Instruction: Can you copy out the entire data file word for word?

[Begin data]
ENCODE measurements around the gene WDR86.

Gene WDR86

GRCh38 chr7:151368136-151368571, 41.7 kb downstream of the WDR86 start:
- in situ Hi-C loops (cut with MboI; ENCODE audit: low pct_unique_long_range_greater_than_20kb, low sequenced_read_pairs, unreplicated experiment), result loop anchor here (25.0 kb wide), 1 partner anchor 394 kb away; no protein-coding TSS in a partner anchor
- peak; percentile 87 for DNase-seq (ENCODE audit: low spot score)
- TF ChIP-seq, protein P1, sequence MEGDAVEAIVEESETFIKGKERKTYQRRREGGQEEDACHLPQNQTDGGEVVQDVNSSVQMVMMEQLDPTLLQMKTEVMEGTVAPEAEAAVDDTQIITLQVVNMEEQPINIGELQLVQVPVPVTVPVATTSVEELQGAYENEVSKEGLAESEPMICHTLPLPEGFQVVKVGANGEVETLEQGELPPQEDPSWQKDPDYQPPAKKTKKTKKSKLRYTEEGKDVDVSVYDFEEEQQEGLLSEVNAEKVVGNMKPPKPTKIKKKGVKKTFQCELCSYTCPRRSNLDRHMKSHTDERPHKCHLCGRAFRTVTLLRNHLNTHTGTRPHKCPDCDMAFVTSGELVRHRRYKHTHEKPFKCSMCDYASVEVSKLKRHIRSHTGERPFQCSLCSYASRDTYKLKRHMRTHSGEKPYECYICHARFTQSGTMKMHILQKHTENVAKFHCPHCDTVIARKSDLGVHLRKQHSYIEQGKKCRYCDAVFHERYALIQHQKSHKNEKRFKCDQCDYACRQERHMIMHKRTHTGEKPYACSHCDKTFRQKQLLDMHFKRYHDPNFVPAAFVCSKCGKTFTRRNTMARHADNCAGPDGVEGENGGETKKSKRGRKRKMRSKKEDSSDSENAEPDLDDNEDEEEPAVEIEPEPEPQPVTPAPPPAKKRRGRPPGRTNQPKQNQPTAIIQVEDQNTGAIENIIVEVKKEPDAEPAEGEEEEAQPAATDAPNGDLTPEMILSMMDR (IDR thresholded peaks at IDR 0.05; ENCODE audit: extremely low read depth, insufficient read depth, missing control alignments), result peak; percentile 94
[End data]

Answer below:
ENCODE measurements around the gene WDR86.

Gene WDR86

GRCh38 chr7:151368136-151368571, 41.7 kb downstream of the WDR86 start:
- in situ Hi-C loops (cut with MboI; ENCODE audit: low pct_unique_long_range_greater_than_20kb, low sequenced_read_pairs, unreplicated experiment), result loop anchor here (25.0 kb wide), 1 partner anchor 394 kb away; no protein-coding TSS in a partner anchor
- peak; percentile 87 for DNase-seq (ENCODE audit: low spot score)
- TF ChIP-seq, protein P1, sequence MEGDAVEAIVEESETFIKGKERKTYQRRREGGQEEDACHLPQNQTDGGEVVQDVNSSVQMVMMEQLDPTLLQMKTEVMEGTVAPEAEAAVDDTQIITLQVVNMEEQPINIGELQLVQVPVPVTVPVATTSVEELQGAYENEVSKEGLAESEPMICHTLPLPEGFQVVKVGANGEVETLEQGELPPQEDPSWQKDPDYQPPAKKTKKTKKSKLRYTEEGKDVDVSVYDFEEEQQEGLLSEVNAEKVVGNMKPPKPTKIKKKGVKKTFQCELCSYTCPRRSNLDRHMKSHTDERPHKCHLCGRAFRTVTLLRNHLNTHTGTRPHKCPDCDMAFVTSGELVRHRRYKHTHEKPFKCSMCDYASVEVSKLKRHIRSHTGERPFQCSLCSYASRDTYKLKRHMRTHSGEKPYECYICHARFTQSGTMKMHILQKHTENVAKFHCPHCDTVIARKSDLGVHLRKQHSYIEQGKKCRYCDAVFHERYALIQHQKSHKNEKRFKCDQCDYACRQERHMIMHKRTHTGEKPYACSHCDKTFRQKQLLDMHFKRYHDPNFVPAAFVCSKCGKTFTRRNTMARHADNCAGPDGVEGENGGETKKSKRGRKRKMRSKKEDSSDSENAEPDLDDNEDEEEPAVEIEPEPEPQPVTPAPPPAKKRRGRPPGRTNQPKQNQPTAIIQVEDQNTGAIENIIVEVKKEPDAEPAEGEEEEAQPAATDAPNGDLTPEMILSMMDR (IDR thresholded peaks at IDR 0.05; ENCODE audit: extremely low read depth, insufficient read depth, missing control alignments), result peak; percentile 94